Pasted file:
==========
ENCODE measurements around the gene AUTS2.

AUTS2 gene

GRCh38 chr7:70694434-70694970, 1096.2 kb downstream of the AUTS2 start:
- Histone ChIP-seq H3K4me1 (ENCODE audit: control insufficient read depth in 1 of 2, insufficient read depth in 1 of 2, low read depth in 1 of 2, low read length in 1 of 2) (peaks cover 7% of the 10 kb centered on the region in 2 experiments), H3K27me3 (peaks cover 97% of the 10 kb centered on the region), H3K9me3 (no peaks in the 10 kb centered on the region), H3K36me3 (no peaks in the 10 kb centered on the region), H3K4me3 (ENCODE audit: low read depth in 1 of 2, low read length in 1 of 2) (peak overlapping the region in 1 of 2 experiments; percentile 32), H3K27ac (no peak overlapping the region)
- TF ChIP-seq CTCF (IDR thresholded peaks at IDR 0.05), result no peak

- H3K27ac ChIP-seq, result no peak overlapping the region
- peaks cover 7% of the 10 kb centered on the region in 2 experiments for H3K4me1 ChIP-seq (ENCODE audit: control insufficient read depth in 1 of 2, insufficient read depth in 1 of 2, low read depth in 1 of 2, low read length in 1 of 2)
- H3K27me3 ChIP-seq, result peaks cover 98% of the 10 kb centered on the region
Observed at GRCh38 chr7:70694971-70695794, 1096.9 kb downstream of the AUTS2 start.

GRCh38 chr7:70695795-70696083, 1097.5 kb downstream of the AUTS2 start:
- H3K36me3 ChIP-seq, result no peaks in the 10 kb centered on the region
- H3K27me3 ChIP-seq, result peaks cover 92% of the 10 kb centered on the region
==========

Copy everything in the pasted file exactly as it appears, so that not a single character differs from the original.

ENCODE measurements around the gene AUTS2.

AUTS2 gene

GRCh38 chr7:70694434-70694970, 1096.2 kb downstream of the AUTS2 start:
- Histone ChIP-seq H3K4me1 (ENCODE audit: control insufficient read depth in 1 of 2, insufficient read depth in 1 of 2, low read depth in 1 of 2, low read length in 1 of 2) (peaks cover 7% of the 10 kb centered on the region in 2 experiments), H3K27me3 (peaks cover 97% of the 10 kb centered on the region), H3K9me3 (no peaks in the 10 kb centered on the region), H3K36me3 (no peaks in the 10 kb centered on the region), H3K4me3 (ENCODE audit: low read depth in 1 of 2, low read length in 1 of 2) (peak overlapping the region in 1 of 2 experiments; percentile 32), H3K27ac (no peak overlapping the region)
- TF ChIP-seq CTCF (IDR thresholded peaks at IDR 0.05), result no peak

- H3K27ac ChIP-seq, result no peak overlapping the region
- peaks cover 7% of the 10 kb centered on the region in 2 experiments for H3K4me1 ChIP-seq (ENCODE audit: control insufficient read depth in 1 of 2, insufficient read depth in 1 of 2, low read depth in 1 of 2, low read length in 1 of 2)
- H3K27me3 ChIP-seq, result peaks cover 98% of the 10 kb centered on the region
Observed at GRCh38 chr7:70694971-70695794, 1096.9 kb downstream of the AUTS2 start.

GRCh38 chr7:70695795-70696083, 1097.5 kb downstream of the AUTS2 start:
- H3K36me3 ChIP-seq, result no peaks in the 10 kb centered on the region
- H3K27me3 ChIP-seq, result peaks cover 92% of the 10 kb centered on the region